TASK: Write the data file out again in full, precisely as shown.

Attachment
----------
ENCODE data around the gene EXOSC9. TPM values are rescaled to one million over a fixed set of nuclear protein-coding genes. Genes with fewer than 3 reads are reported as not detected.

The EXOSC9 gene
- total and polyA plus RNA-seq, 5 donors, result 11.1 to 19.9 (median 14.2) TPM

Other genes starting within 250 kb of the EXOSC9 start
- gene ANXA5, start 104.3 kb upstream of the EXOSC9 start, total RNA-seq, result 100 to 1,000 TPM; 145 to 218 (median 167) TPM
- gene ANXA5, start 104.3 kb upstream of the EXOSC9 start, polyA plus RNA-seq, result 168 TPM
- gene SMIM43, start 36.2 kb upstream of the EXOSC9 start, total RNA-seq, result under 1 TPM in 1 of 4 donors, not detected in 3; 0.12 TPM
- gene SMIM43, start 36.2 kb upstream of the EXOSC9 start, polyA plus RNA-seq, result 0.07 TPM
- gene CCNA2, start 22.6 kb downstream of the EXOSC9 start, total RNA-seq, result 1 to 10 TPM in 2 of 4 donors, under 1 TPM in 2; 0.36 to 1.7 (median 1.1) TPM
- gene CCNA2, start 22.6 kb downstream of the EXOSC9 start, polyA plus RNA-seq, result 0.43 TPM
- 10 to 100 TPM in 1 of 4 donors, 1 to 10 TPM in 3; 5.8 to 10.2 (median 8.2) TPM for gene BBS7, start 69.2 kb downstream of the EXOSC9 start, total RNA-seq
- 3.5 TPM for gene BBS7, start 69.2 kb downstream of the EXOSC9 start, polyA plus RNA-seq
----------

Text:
ENCODE data around the gene EXOSC9. TPM values are rescaled to one million over a fixed set of nuclear protein-coding genes. Genes with fewer than 3 reads are reported as not detected.

The EXOSC9 gene
- total and polyA plus RNA-seq, 5 donors, result 11.1 to 19.9 (median 14.2) TPM

Other genes starting within 250 kb of the EXOSC9 start
- gene ANXA5, start 104.3 kb upstream of the EXOSC9 start, total RNA-seq, result 100 to 1,000 TPM; 145 to 218 (median 167) TPM
- gene ANXA5, start 104.3 kb upstream of the EXOSC9 start, polyA plus RNA-seq, result 168 TPM
- gene SMIM43, start 36.2 kb upstream of the EXOSC9 start, total RNA-seq, result under 1 TPM in 1 of 4 donors, not detected in 3; 0.12 TPM
- gene SMIM43, start 36.2 kb upstream of the EXOSC9 start, polyA plus RNA-seq, result 0.07 TPM
- gene CCNA2, start 22.6 kb downstream of the EXOSC9 start, total RNA-seq, result 1 to 10 TPM in 2 of 4 donors, under 1 TPM in 2; 0.36 to 1.7 (median 1.1) TPM
- gene CCNA2, start 22.6 kb downstream of the EXOSC9 start, polyA plus RNA-seq, result 0.43 TPM
- 10 to 100 TPM in 1 of 4 donors, 1 to 10 TPM in 3; 5.8 to 10.2 (median 8.2) TPM for gene BBS7, start 69.2 kb downstream of the EXOSC9 start, total RNA-seq
- 3.5 TPM for gene BBS7, start 69.2 kb downstream of the EXOSC9 start, polyA plus RNA-seq